The 10 most significant Apple keynotes

Apple keynotes have become hotly anticipated events. On the eve of WWDC 2013, Dan Moren looks back at the ten most significant Apple presentations.

The 10 most significant Apple keynotes

Apple keynotes have become hotly anticipated events, watched closely by folks both inside and outside the tech industry. Here are just 10 of the most significant presentations from the company’s history.

10. Macworld Expo 2003 — January 7, 2003

In 2003, the first browser wars were going strong; in January, Apple threw its hat into the ring by announcing the public beta of Safari. As important as Safari was for the Mac, it became even more critical just a few years later with the release of the iPhone, of which the browser was a strong core component.

9. Music Event — September 7, 2005

At the time, Steve Jobs’s decision to kill off the company’s most popular product—the iPod mini—seemed nuts. But the introduction of its replacement, the iPod nano, set the stage for Apple’s pattern of constantly iterating and improving upon its work, and never being afraid to throw out what it’s doing in favor of something better.

8. Worldwide Developers Conference — May 6, 2002

Speaking of killing your darlings: At 2002’s Worldwide Developers Conference, Steve Jobs presided over a mock funeral for Mac OS 9, which Apple discontinued in favor of the then year-old Mac OS X. In the same way that Apple axed floppy disks and legacy ports on the iMac, the OS 9 funeral was meant to illustrate a clean break with the Apple of yesteryear, urging developers to forget the past and move forward on Apple’s new platform.

Image courtesy Mike Zornek.

7. Macworld Expo 2006 — January 10, 2006

Maybe transitions are just a theme for Apple. In June 2005, Steve Jobs shocked Apple customers everywhere by announcing that the company would shift its Mac line from the PowerPC architecture to Intel chips. But it wasn’t until Macworld Expo in January 2006 that we saw the fruits of those labors: the new Intel-based iMac and the rebranded MacBook Pro. And we’ve never looked back.

6. iPhone Software Roadmap Event — March 6, 2008

Having previously declared that Web apps were “a pretty sweet solution” for third-party developers looking to make software for iOS, Steve Jobs seemingly reversed course—as planned all along, really!—when Apple released an iOS developer roadmap and software development kit at this special event in March 2008.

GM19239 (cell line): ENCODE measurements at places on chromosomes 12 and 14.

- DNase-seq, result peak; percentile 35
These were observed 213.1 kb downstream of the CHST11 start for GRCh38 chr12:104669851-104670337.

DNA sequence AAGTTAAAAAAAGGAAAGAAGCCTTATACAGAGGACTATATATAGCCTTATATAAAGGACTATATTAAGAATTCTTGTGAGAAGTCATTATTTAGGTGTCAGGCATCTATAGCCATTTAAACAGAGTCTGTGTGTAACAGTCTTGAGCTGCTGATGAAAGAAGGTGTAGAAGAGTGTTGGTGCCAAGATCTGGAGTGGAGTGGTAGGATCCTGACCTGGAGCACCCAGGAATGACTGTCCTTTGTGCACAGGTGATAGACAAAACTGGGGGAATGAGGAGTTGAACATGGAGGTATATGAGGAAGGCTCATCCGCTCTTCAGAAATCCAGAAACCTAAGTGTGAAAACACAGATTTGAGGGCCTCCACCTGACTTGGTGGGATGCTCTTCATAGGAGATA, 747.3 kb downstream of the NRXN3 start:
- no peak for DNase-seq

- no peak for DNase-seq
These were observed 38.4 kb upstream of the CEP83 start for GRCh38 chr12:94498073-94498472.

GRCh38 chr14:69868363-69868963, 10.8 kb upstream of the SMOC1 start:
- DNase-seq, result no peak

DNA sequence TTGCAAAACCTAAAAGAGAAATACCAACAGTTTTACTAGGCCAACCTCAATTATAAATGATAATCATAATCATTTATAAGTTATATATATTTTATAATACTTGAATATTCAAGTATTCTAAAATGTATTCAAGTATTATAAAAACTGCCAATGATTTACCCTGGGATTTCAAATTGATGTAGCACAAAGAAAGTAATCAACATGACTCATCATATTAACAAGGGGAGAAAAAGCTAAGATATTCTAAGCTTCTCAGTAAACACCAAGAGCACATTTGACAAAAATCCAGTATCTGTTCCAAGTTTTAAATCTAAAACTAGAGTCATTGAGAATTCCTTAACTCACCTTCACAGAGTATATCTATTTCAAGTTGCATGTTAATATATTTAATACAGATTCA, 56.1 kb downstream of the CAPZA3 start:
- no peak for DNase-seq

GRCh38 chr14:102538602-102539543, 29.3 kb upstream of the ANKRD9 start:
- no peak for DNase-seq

5. iPad Special Event — January 27, 2010

Rumors of an Apple tablet had hit critical mass by the time Steve Jobs took the stage at the Yerba Buena Center in January 2010. While some observers derided the iPad as nothing more than “a big iPod touch,” it ended up being the device that launched a thousand competitors, and to this day it remains the tablet to beat. It also solidified Apple’s strategy of holding stand-alone events to introduce new products, rather than tying them to existing conferences.

4. iPod Special Event — October 23, 2001

The iMac and its successors had managed to keep Apple afloat, but it was the introduction of the iPod three years later that started the company on its course to world domination. The deck-of-cards-sized MP3 player, which put 1000 songs in your pocket, was an odd play at the time for Apple, which was then still primarily a computer company. But the iPod launched a future of digital entertainment and consumer electronics devices that has defined Apple for the past decade.

3. Macworld Expo Boston — August 6, 1997

Nothing epitomizes the modern Apple more than Steve Jobs’s return to the company. But his first keynote upon that return, during 1997’s Macworld Expo Boston, wasn’t an unqualified success. Microsoft’s Bill Gates loomed, Big Brother-style, over the proceedings, thanks to the $150 million deal that would ensure Apple’s solvency for a little while longer. Given the shift in Apple’s leadership, no products were announced at the 1997 keynote—it wouldn’t be until almost a year later that Steve Jobs’s return was really felt, with the release of the iMac.

2. Apple shareholders event — January 24, 1984

Here’s the one that started it all. Though the introduction of the Macintosh had been teased two days earlier with the famous 1984 Super Bowl commercial, it was on January 24 that Steve Jobs showed Apple shareholders the company’s next, ambitious project: a computer called Macintosh. Heck, it literally introduced itself.

1. Macworld Expo — January 9, 2007

An Apple phone was a source of constant speculation leading up to Steve Jobs’s January 2007 keynote. But nobody knew what such a device would look like until the then Apple CEO pulled it out of his pocket … and subsequently ordered 5000 lattes from Starbucks. Even now, the fondest moment many of us have of the late Steve Jobs is when he gleefully exclaimed, “Are you getting it? These are not three separate devices. This is one device. And we are calling it iPhone.”

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